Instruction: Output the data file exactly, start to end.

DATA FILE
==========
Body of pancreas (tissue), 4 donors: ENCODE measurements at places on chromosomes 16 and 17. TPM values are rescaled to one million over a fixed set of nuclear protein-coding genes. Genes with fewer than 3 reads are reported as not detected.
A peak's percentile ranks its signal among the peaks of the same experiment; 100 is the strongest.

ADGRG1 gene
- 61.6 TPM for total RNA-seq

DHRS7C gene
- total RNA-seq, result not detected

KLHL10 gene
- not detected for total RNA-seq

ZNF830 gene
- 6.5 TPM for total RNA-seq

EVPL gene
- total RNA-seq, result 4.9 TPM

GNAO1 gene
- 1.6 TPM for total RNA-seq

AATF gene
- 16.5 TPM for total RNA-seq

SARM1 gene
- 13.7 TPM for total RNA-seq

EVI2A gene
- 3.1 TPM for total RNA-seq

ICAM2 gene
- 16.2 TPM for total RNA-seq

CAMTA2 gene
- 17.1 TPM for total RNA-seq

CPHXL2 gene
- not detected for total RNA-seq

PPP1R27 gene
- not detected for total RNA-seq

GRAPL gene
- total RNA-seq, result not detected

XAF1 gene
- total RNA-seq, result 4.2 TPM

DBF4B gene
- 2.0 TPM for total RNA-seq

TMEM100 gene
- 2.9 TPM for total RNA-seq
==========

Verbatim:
Body of pancreas (tissue), 4 donors: ENCODE measurements at places on chromosomes 16 and 17. TPM values are rescaled to one million over a fixed set of nuclear protein-coding genes. Genes with fewer than 3 reads are reported as not detected.
A peak's percentile ranks its signal among the peaks of the same experiment; 100 is the strongest.

ADGRG1 gene
- 61.6 TPM for total RNA-seq

DHRS7C gene
- total RNA-seq, result not detected

KLHL10 gene
- not detected for total RNA-seq

ZNF830 gene
- 6.5 TPM for total RNA-seq

EVPL gene
- total RNA-seq, result 4.9 TPM

GNAO1 gene
- 1.6 TPM for total RNA-seq

AATF gene
- 16.5 TPM for total RNA-seq

SARM1 gene
- 13.7 TPM for total RNA-seq

EVI2A gene
- 3.1 TPM for total RNA-seq

ICAM2 gene
- 16.2 TPM for total RNA-seq

CAMTA2 gene
- 17.1 TPM for total RNA-seq

CPHXL2 gene
- not detected for total RNA-seq

PPP1R27 gene
- not detected for total RNA-seq

GRAPL gene
- total RNA-seq, result not detected

XAF1 gene
- total RNA-seq, result 4.2 TPM

DBF4B gene
- 2.0 TPM for total RNA-seq

TMEM100 gene
- 2.9 TPM for total RNA-seq